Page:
“Hey, Do You Think I Should Do One More?”

Gary Langan, along with JJ Jeczalik, Anne Dudley, Trevor Horn and Paul Morley is one of the founder members of THE ART OF NOISE.

He cut his teeth in music working as a tape op with renowned producers Mike Stone and Roy Thomas Baker for QUEEN.

He later progressed to being assistant engineer for THE BOOMTOWN RATS. In 1979 he met Trevor Horn, then of BUGGLES and engineered their album ‘The Age Of Plastic’ which featured the No1 single ‘Video Killed The Radio Star’.

One of the drummers on those BUGGLES sessions happened to be electronic music pioneer Richard James Burgess who later demonstrated his brand new Fairlight CMI to Horn and introduced his trainee programmer JJ Jeczalik who had originally been Burgess’ roadie. Continuing to work with Horn on his productions for ABC’s ‘The Lexicon Of Love’ and Malcolm McLaren’s ‘Duck Rock’ along with Jeczalik, Langan met Horn’s orchestral arranger Anne Dudley. The team ended up working with YES and the rest, as they say is history.

Langan is also a producer in his own right and his varied credits have included ABC’s ‘Beauty Stab’ and ‘Traffic’, SPANDAU BALLET’s ‘Through the Barricades’ and ‘Heart Like A Sky’, PUBLIC IMAGE LIMITED’s ‘Happy’ and THE ALOOF’s ‘Seeking Pleasure’. More recently, he has discovered a passion for front of house at live performances, looking after the sound on the Jeff Wayne’s ‘The War Of The Worlds’ tour and ABC’s performance of ‘The Lexicon Of Love’ at the Royal Albert Hall in 2009 where the incumbent BBC Concert Orchestra was conducted by Anne Dudley.

With the release of the new ‘Influence’ collection, ELECTRICITYCLUB.CO.UK caught up with Gary Langan to go back down the avenues of history for an insightful interview that cleared up a few of the myths that have arisen around THE ART OF NOISE.

Photo by Peter Ashworth

How do you remember the genesis of THE ART OF NOISE?

It happened because of a happy accident. I’d been working with Anne Dudley and JJ Jeczalik, we were like Trevor Horn’s backroom boys/girl’ working on an album with YES that spawned ‘Owner of a Lonely Heart’ called ‘90125’. Because I was the engineer, I was the curator of a tape that had a track recorded at the famous Air Studios that YES had scrapped but the drum sound was just absolutely incredible.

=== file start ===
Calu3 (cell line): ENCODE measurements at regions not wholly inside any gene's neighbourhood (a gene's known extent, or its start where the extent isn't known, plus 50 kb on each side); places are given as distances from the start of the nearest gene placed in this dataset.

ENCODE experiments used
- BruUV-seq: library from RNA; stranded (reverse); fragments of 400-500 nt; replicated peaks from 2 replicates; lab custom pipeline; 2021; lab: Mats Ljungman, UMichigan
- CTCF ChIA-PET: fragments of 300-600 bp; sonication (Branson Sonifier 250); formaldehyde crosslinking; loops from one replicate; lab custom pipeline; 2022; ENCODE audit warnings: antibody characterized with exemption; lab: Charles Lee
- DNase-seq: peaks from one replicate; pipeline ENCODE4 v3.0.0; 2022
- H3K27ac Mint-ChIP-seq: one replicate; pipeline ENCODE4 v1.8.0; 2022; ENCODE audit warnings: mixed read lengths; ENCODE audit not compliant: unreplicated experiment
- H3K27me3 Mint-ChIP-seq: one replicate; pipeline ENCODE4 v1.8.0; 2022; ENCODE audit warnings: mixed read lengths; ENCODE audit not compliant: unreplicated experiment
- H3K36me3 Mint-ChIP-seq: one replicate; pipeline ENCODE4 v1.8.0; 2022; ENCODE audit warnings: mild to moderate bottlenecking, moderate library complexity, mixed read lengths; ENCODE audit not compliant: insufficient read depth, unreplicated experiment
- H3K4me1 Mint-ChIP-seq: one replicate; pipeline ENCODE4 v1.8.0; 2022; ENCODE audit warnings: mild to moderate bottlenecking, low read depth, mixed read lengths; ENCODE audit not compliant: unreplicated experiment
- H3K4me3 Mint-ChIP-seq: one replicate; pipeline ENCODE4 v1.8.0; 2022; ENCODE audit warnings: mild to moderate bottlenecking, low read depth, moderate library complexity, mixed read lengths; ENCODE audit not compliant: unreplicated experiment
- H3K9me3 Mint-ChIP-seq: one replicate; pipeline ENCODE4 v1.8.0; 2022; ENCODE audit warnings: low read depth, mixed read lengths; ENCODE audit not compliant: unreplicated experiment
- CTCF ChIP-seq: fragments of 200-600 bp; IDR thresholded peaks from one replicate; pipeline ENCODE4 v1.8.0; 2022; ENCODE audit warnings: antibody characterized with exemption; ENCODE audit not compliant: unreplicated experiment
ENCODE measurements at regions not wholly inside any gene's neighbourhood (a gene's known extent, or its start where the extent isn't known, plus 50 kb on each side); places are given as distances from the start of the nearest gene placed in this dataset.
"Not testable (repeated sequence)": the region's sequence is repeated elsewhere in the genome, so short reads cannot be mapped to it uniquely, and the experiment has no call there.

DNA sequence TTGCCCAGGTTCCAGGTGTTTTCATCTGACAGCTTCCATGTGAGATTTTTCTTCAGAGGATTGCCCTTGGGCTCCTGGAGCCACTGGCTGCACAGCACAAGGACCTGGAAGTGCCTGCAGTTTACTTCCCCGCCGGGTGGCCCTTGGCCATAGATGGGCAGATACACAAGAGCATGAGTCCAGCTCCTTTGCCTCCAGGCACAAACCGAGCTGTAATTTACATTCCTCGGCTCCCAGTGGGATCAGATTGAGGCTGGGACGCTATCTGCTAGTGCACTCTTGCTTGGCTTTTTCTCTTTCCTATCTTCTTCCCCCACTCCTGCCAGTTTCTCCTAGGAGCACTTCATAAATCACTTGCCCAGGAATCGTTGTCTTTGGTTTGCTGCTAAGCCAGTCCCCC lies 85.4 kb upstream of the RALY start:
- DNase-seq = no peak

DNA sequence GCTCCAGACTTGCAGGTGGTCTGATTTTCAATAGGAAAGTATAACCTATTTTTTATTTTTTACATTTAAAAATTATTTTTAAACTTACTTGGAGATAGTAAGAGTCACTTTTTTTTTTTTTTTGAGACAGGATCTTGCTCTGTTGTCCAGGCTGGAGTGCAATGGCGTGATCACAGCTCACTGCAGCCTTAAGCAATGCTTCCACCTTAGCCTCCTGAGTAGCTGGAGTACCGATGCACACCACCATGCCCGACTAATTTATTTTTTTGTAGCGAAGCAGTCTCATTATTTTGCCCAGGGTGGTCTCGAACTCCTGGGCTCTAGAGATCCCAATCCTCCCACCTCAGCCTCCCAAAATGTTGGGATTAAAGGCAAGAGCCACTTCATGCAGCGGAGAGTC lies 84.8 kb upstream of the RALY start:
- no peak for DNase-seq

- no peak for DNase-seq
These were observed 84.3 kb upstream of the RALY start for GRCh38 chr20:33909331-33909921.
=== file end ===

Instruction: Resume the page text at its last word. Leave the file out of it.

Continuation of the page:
I surreptitiously hid it amongst all the other tapes which I thought at some point in my life, I was going to get round to using one way or another. Fast forward a month or so, we were at Sarm Studios and everybody had gone and left me and JJ with the Fairlight CMI. He said “Let’s go” but I said “No, we’re going to stick around for a bit… I’ve got this idea!” And my idea was to sample the whole drum kit and put it into the Fairlight which nobody had really thought about doing. Everybody at that stage was sampling bits and bobs of the drum kit. I said to him “No, I want to put this whole drum kit into the Fairlight” and JJ kind of gave me this gazed look like I was mad… I said “bear with me”!

So I gave him this mono mix, he plugged into the Fairlight and I asked him to sample me a bar because we only had one and a half seconds of sample at the time, so I reckoned we could just about get a bar in. And JJ, bless him, not being very musical made a happy accident of hitting the ‘go’ button on beat 3 and not beat 1 of the bar! So when he played it back to me, I now had this drum groove that was effectively backwards, it was going “3-4-1-2-3-4-1-2” and I said “you’re a genius!” He looked at me again and said “what do you mean?” and I said “you’ve got it wrong but it’s brilliant!” *laughs*

And I said “OK, now let’s put some of those wacky things that we’ve sampled from when the Fairlight was living round at my house” because JJ used to rent a room from me. The sounds happened to be a guy trying to start his VW Golf and other bits that we’d had a go at sampling. So we stuck around that night and did the demo that became ‘Beat Box’.

A couple of weeks later I was driving Trevor around, he’d been asked to start this label by Chris Blackwell of Island Records and he’s looking and searching, thinking in his head “what am I going to do as a first signing?”. So I played him this demo that JJ and I had done in the car. He went nuts and gave it to Chris Blackwell, he took it to New York that weekend and played it out in a few clubs. He came back and said to Trevor “You’ve got to do something with these guys, this is where you start!”. So that was the manifestation, that was the beginning!

‘Beat Box’ was the song that scared the life out of KRAFTWERK wasn’t it?

Well it did, but I was actually a bit of a KRAFTWERK fan to be honest so there are influences in there obviously. I think it scared them but they just didn’t have the equipment that we were privy to. But if it wasn’t for JJ being the operator and Trevor buying the Fairlight, I don’t think it ever would have happened.

Photo by Peter Ashworth

What was the collaborative dynamic between you, JJ Jeczalik and Anne Dudley musically? Did you attain specific roles or did you yourself also get involved in programming the Fairlight for example?